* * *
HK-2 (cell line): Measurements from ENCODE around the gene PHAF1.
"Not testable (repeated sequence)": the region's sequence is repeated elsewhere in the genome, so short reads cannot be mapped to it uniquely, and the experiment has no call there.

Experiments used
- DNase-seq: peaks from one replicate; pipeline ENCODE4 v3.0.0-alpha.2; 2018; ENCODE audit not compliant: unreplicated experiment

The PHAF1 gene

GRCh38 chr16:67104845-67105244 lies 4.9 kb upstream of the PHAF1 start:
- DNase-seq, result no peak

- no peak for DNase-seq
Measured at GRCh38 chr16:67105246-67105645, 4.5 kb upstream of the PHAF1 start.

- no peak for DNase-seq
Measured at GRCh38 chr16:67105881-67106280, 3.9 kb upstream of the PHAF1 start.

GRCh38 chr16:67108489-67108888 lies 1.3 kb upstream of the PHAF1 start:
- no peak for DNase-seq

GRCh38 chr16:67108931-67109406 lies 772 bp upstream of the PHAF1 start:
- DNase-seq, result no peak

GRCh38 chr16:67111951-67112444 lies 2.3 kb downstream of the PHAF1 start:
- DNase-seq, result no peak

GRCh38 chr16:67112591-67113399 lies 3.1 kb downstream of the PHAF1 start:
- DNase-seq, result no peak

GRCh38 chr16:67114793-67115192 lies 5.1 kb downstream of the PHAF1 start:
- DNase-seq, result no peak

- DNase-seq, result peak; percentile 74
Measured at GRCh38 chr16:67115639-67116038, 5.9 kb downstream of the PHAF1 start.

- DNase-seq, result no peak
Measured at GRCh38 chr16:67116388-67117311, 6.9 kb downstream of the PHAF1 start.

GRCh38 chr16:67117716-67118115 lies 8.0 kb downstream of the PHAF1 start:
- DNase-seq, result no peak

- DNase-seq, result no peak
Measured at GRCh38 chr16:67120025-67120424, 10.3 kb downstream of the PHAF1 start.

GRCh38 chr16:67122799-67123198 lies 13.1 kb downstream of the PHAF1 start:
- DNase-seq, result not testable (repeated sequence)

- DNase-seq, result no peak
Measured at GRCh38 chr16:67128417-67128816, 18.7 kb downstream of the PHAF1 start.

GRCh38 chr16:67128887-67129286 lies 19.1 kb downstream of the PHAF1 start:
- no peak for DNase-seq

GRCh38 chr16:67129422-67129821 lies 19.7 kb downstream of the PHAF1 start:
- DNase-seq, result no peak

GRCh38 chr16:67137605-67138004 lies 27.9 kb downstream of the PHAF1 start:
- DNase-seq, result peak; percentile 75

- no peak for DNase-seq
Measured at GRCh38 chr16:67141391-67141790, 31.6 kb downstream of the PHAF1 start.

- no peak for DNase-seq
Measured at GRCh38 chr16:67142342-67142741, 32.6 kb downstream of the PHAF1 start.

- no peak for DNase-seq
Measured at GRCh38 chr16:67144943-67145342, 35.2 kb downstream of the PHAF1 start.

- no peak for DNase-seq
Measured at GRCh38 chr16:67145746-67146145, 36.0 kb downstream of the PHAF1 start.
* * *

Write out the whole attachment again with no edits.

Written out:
HK-2 (cell line): Measurements from ENCODE around the gene PHAF1.
"Not testable (repeated sequence)": the region's sequence is repeated elsewhere in the genome, so short reads cannot be mapped to it uniquely, and the experiment has no call there.

Experiments used
- DNase-seq: peaks from one replicate; pipeline ENCODE4 v3.0.0-alpha.2; 2018; ENCODE audit not compliant: unreplicated experiment

The PHAF1 gene

GRCh38 chr16:67104845-67105244 lies 4.9 kb upstream of the PHAF1 start:
- DNase-seq, result no peak

- no peak for DNase-seq
Measured at GRCh38 chr16:67105246-67105645, 4.5 kb upstream of the PHAF1 start.

- no peak for DNase-seq
Measured at GRCh38 chr16:67105881-67106280, 3.9 kb upstream of the PHAF1 start.

GRCh38 chr16:67108489-67108888 lies 1.3 kb upstream of the PHAF1 start:
- no peak for DNase-seq

GRCh38 chr16:67108931-67109406 lies 772 bp upstream of the PHAF1 start:
- DNase-seq, result no peak

GRCh38 chr16:67111951-67112444 lies 2.3 kb downstream of the PHAF1 start:
- DNase-seq, result no peak

GRCh38 chr16:67112591-67113399 lies 3.1 kb downstream of the PHAF1 start:
- DNase-seq, result no peak

GRCh38 chr16:67114793-67115192 lies 5.1 kb downstream of the PHAF1 start:
- DNase-seq, result no peak

- DNase-seq, result peak; percentile 74
Measured at GRCh38 chr16:67115639-67116038, 5.9 kb downstream of the PHAF1 start.

- DNase-seq, result no peak
Measured at GRCh38 chr16:67116388-67117311, 6.9 kb downstream of the PHAF1 start.

GRCh38 chr16:67117716-67118115 lies 8.0 kb downstream of the PHAF1 start:
- DNase-seq, result no peak

- DNase-seq, result no peak
Measured at GRCh38 chr16:67120025-67120424, 10.3 kb downstream of the PHAF1 start.

GRCh38 chr16:67122799-67123198 lies 13.1 kb downstream of the PHAF1 start:
- DNase-seq, result not testable (repeated sequence)

- DNase-seq, result no peak
Measured at GRCh38 chr16:67128417-67128816, 18.7 kb downstream of the PHAF1 start.

GRCh38 chr16:67128887-67129286 lies 19.1 kb downstream of the PHAF1 start:
- no peak for DNase-seq

GRCh38 chr16:67129422-67129821 lies 19.7 kb downstream of the PHAF1 start:
- DNase-seq, result no peak

GRCh38 chr16:67137605-67138004 lies 27.9 kb downstream of the PHAF1 start:
- DNase-seq, result peak; percentile 75

- no peak for DNase-seq
Measured at GRCh38 chr16:67141391-67141790, 31.6 kb downstream of the PHAF1 start.

- no peak for DNase-seq
Measured at GRCh38 chr16:67142342-67142741, 32.6 kb downstream of the PHAF1 start.

- no peak for DNase-seq
Measured at GRCh38 chr16:67144943-67145342, 35.2 kb downstream of the PHAF1 start.

- no peak for DNase-seq
Measured at GRCh38 chr16:67145746-67146145, 36.0 kb downstream of the PHAF1 start.